With the 256 KB limit on the size of hack cases, we can fit around 18000 of these strings in one test. The following test program takes 1185 ms on 18000 collision strings, compared to less than 1 ms on the same amount of random strings.

#include <iostream>
#include <string>
#include <unordered_set>
using namespace std;

int main()
{
ios_base::sync_with_stdio(false);
cin.tie(nullptr);
unordered_set<string> x;
for (string s; cin >> s;)
{
x.insert(s);
}
cout << x.size() << '\n';
}


This isn't much but with some more operations on the set it should be enough to cause a TLE. I've tried to come up with ways to fit more strings into one test case, but the generator isn't fast enough to be directly submitted and the 20 KB limit on the size of the generator means that I can't compress the strings and embed them into a program. If you can think of ways to cram more strings into a test case, or you know of a problem in a recent contest which I can test this hack on, please tell me.

Extension to 64-bit GCC and MSVC

64-bit GCC uses a 64-bit version of the same hash function, so the same attack also works there. The only difference is that the fraction of blocks which contain only lowercase ASCII bytes is much smaller at around 1 in 100 million, since blocks are eight bytes large. This means that generating 40000 collisions would take a few days, although using multiple threads to take advantage of multiple processor cores could shorten that a bit.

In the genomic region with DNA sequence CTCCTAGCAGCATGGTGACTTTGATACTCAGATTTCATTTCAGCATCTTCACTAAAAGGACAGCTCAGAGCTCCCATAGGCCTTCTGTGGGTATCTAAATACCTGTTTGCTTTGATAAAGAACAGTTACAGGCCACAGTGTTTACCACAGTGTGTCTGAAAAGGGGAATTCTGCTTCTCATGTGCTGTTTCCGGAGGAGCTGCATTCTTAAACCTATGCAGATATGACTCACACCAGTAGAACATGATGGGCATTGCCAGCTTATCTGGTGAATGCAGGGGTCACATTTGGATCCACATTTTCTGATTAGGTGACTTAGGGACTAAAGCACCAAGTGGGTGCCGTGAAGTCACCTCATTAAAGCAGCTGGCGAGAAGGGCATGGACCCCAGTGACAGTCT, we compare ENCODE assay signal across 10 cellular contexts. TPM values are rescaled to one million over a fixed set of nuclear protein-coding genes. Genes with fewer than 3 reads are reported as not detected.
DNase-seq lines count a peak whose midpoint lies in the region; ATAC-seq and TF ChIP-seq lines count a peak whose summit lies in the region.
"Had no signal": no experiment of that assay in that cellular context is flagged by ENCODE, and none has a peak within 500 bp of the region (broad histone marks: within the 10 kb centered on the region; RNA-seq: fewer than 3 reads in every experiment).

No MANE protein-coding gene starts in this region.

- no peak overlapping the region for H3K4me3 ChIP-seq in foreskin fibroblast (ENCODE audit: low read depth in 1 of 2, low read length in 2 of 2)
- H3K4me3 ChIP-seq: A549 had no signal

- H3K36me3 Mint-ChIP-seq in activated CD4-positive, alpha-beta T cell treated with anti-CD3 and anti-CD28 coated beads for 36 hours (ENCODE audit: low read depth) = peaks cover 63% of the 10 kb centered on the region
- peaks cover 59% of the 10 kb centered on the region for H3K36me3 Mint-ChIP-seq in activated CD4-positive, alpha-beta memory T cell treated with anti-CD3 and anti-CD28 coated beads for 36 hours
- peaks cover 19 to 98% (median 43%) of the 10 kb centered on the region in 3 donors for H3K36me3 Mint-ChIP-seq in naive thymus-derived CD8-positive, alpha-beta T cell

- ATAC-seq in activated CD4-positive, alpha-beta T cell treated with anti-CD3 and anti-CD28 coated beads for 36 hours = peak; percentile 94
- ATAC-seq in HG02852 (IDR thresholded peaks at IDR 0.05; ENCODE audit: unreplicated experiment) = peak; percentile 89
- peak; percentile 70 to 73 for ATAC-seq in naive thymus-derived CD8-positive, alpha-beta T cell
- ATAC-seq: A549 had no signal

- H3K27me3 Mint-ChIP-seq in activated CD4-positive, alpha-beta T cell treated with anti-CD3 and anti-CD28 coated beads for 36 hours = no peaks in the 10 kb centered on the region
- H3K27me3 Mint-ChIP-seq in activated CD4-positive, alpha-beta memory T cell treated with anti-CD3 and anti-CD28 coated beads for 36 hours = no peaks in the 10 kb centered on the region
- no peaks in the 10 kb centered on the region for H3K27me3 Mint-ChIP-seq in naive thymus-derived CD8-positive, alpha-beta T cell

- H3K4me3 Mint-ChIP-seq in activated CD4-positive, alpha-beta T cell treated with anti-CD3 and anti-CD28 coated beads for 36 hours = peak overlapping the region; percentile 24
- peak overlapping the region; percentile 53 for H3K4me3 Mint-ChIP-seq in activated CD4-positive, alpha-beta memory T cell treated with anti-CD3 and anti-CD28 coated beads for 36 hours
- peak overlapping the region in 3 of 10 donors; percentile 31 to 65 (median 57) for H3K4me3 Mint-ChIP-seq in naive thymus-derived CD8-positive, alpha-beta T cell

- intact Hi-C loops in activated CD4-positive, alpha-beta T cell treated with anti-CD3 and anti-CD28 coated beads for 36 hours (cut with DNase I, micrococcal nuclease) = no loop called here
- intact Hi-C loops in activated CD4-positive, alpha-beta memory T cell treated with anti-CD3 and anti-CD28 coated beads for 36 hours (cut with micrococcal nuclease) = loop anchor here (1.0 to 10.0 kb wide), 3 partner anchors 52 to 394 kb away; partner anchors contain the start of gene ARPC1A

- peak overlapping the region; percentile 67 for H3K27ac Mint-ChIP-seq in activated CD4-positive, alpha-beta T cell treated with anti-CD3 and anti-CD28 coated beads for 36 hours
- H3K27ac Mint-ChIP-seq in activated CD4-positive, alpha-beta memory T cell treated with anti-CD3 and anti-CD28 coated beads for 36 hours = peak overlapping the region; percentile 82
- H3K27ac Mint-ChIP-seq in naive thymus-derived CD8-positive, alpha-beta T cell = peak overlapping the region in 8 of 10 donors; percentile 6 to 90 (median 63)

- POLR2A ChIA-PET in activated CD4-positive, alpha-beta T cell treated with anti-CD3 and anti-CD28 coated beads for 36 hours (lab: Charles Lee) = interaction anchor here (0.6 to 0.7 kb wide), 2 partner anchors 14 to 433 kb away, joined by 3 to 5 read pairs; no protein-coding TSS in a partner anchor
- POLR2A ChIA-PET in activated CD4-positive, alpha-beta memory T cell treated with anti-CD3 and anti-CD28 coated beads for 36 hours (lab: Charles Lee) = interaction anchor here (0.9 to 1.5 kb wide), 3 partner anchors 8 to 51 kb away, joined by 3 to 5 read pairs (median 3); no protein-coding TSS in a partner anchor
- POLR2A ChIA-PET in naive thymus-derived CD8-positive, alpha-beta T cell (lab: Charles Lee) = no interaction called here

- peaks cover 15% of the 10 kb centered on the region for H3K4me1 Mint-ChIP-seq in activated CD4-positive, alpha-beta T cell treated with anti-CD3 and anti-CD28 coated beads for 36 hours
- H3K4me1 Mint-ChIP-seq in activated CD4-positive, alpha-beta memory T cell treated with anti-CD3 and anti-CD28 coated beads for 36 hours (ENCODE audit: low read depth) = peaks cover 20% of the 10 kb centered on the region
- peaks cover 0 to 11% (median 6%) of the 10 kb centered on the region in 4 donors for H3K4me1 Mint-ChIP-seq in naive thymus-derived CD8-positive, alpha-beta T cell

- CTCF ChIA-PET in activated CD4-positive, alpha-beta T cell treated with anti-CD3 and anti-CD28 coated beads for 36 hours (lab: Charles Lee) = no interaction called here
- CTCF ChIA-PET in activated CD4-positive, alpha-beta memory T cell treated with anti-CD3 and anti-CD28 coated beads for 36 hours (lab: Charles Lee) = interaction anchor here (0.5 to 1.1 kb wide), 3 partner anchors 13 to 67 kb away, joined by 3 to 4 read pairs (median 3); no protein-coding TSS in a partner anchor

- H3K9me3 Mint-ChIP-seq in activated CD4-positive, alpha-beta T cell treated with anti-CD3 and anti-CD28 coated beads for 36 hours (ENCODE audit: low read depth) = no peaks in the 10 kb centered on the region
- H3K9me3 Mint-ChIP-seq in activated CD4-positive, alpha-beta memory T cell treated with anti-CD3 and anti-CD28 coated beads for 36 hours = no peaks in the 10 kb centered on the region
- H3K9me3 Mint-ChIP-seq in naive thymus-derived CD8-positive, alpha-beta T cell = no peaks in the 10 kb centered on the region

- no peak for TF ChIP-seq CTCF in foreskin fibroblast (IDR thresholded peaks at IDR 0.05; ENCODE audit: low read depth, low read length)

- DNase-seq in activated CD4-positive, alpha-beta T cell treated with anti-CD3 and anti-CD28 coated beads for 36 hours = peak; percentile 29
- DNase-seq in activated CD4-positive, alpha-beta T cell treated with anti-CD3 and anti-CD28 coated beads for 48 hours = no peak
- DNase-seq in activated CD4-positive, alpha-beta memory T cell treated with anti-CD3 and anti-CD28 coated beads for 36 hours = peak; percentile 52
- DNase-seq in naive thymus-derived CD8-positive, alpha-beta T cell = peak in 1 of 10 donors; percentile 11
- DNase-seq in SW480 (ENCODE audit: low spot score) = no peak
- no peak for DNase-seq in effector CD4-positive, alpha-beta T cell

MSVC uses the FNV-1a hash. It xors each byte with the hash of the previous bytes and the multiplies the state with a prime. A similar attack can be used, where we generate a random string and then test if it is possible to manipulate the last few characters in order to control the hash. For example, we can precompute a set of all partial hash values such that it is possible to make the hash 0 by appending a few letters. Then we generate random strings and check if their partial hashes are in the set.

Protecting against this attack

The best way probably is to use another hash function with a randomized seed. Beware of similar vulnerabilities in other hash functions. The authors of the other attack that I mentioned wrote their own hash function which they claim is more secure: https://131002.net/siphash. Note that mixing a random constant with the output of std::hash<std::string>> won't work because at that point the hashes have already collided and are equal.